Wayne Hemingway MBE spoke as the annual celebration of British culture once again pulled big crowds to Morecambe Promenade - particularly during sunny weather on Saturday.
Crowds came out in force to enjoy the sunshine and a whole manner of vintage-themed entertainment centred around the Midland hotel and the Platform.
The designer and TV celebrity, who was born in Morecambe, helped organise the event with his wife Gerardine and Morecambe events company Deco Publique.
The head of London-based Hemingway Design was hands-on during the weekend, hosting the 'Best in Show' which gave awards to the best dressed people who attended the festival and DJing at the '45 Live' club night held in a marquee behind the Midland on Saturday night.
Mr Hemingway spoke exclusively to us on the second day of the annual event by the seaside.
“We started off five years ago with just one day based around the Midland and the car park," he said.
"A lot more people turned up than we expected so we turned it into two days.
"The scale of it is phenomenal, how it’s grown organically. There are so many things that make us proud it’s here. Saturday was phenomenal. There were tens of thousands. The sun was out and that makes a big difference. At 5pm on Saturday there wasn’t one spare inch of grass...every single bit of the steps of the Rotunda Bar, all the way down the Stone Jetty there were people. It was absolutely mobbed everywhere.
“Morecambe is really starting to get behind the event. There were cafes outside the festival zone had bands outside. They had dressed their shop windows. The Winter Gardens is doing its own thing (with a 1940s weekend) and complementing brilliantly to the event.
“One person had driven their car nine hours from Southampton to be here. There were people from all over the south, loads from London, French people, Spanish people, here to listen to the music and visit the marketplace in the Platform. We’ve created a national event here."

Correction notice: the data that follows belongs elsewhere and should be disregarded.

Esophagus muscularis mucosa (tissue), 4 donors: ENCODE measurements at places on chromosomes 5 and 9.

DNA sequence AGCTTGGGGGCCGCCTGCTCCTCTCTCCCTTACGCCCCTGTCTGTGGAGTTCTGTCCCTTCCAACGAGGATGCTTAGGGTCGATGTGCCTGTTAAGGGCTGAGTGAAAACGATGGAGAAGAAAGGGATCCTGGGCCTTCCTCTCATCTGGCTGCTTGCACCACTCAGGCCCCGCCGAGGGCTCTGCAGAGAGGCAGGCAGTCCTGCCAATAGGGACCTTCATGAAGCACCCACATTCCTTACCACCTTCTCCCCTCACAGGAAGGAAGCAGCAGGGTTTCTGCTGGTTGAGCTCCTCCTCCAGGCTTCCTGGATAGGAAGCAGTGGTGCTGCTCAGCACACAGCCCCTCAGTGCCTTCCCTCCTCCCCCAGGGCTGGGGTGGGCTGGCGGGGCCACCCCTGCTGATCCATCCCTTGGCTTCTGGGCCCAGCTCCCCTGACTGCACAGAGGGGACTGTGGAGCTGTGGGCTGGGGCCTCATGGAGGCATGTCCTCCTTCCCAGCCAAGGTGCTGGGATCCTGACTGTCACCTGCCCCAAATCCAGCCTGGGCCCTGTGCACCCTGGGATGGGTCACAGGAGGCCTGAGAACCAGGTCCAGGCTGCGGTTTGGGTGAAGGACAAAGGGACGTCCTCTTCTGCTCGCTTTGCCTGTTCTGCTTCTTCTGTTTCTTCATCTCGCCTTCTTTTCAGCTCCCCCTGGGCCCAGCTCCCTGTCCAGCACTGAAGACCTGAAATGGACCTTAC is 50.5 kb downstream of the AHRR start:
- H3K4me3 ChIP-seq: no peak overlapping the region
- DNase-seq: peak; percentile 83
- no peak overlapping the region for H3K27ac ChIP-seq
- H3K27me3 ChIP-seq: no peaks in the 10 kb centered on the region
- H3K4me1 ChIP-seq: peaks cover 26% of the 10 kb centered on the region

Mr Hemingway also explained the theory behind '45 Live' which proved to be a smash hit with 400 people packing into the 'Little Big Top' to dance to music from The Templebys, DJs Beatphreak, Paul Thornton and Mr Hemingway himself, all hosted by MC Kwasi.
“We’re always looking at ways to improve the festival.
“We normally use the Platform (for the Saturday night) but it’s a good place for the vintage marketplace and it’s hard to put a nightclub in there and move everybody out. So we decided to build something on the front and make it more festival-like.
“I DJd at 9pm, thinking there wouldn’t be many people in. But there were 400 people in there, wall to wall, all dancing. There was a (Torch Club vintage) ball in the Midland at the same time.
“Things have to evolve. Festivals often have a lifespan or nine or 10 years and then go stale. We have to keep adding new things.
"The stats are amazing, the tens of thousands of people who come here, the festival is winning national awards. We know it brought in Â£950,000 to Morecambe last year and I’d imagine it’s more this year, after Saturday."
Mr Hemingway was still in Morecambe on Monday doing an interview with BBC Breakfast about coastal regeneration.